Consider the following interaction Hamiltonian $$H = \hbar \mu \sigma_{x} \otimes \sigma_x = \hbar \mu ( |01 \rangle \langle 1 0 | + |10\rangle\langle 01|)$$ acting on the joint states of qubits $\rho_{prim} \otimes \rho_{aux}$ for $t = \frac{\pi}{2 \mu}$. It is stated that if the primary and auxiliary systems (respectively $\rho_{prim}$ and $\rho_{aux}$) are in the state $|0\rangle$ then the interaction doesn't change the primary but if the primary is in state $|1\rangle$ and auxiliary in state $|0\rangle$ then the primary flips to $|0\rangle$.

For the first case my revised working is as follows: We have $$e^{-i\frac{\pi \sigma_x \otimes \sigma_x}{2}}[|0\rangle \langle0 |\otimes|0\rangle \langle0|]e^{i\frac{\pi \sigma_x \otimes \sigma_x}{2}}$$ where the state of the primary is $$e^{-\frac{\pi \sigma_x}{2}}|0\rangle = \begin{pmatrix} 0 & -i \\ -i & 0 \end{pmatrix} \begin{pmatrix} 1 \\0\\ \end{pmatrix} = \begin{pmatrix} 0 \\ -i \end{pmatrix}$$

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    $\begingroup$ Why on earth should a Hamiltonian act on $\rho$ the way you describe it? $\endgroup$ – Norbert Schuch Jun 15 '18 at 15:34
  • $\begingroup$ @NorbertSchuch This is an example from Kurt Jacobs "Quantum Measurement Theory and Applications", see chapter 5 on quantum control theory. $\endgroup$ – John Doe Jun 15 '18 at 15:38
  • $\begingroup$ Yes, but I'm sure his Hamiltonian does not act on $\rho$ by left multiplication. This is not even hermitian! $\endgroup$ – Norbert Schuch Jun 15 '18 at 15:45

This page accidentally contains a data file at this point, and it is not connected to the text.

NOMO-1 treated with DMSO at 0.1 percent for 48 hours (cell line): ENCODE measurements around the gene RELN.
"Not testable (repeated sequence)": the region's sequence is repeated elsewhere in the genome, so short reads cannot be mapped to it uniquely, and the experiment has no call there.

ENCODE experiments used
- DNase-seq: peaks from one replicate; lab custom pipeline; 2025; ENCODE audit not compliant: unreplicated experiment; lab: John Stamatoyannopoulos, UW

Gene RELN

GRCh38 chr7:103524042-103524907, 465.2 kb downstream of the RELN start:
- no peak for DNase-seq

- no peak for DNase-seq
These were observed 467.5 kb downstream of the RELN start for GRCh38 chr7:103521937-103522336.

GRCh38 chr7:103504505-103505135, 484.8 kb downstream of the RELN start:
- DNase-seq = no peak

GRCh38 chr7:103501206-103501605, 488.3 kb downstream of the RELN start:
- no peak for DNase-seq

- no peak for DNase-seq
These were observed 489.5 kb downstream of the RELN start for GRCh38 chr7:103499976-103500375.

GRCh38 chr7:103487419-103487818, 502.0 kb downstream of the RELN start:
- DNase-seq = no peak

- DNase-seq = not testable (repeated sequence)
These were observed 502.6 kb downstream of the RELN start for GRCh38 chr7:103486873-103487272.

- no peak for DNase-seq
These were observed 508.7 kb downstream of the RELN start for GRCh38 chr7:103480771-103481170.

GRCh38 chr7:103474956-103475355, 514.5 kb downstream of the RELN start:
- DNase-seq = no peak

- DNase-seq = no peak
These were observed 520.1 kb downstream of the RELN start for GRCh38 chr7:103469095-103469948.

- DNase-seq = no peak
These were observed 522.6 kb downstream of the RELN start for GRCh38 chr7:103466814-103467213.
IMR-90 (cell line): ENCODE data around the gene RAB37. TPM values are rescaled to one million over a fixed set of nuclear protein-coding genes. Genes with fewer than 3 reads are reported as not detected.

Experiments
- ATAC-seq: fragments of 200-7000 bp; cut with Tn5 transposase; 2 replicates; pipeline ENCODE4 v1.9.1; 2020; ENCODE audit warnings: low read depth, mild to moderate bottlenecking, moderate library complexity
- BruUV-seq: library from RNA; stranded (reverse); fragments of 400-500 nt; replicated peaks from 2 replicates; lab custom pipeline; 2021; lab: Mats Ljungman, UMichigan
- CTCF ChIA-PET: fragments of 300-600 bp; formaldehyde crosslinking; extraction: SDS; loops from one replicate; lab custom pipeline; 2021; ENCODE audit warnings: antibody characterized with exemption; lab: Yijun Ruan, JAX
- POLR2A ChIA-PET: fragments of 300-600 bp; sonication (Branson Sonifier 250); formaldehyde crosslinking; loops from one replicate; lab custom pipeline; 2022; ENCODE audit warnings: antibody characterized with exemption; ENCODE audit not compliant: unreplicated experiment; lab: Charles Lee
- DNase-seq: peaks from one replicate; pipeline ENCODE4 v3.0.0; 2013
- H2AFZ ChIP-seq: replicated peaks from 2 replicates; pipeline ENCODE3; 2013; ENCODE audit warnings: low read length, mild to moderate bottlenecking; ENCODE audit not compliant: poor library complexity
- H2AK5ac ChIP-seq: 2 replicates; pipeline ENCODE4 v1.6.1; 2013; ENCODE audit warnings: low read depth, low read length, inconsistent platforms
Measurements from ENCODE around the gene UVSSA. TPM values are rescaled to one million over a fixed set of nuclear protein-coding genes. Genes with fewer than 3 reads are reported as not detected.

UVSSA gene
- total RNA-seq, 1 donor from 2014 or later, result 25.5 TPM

• $\begingroup$ @NorbertSchuch It is Hermitian $\sigma_x \otimes \sigma_x = \sigma_x \sigma_x^T = \begin{pmatrix} 1 & 0 \\ 0 & 1 \end{pmatrix}$ $\endgroup$ – John Doe Jun 15 '18 at 16:15
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    $\begingroup$ With your edits, this is no longer a question, and in addition, the answer makes no sense any more whatsoever. You should roll back to the question you actually had and, if you wish, BELOW that post an edit where you explain the resolution yourself. (Or, if you wish, post an answer yourself.) $\endgroup$ – Norbert Schuch Jun 16 '18 at 18:01

Evolving a state $\rho$ according to an Hamiltonian $H$ does not work that way: $H\rho$ is not the evolved state (nor, in general, even a state at all).

The evolution with the Hamiltonian $H$ for time $t$ is described by the unitary operator $e^{-itH}$. To evolve a density matrix you have to compute $e^{-itH}\rho e^{itH}$.

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  • $\begingroup$ Not that this makes the original statement in the question correct. (Well, in some sense maybe, but not the way it is phrased.) $\endgroup$ – Norbert Schuch Jun 16 '18 at 17:59

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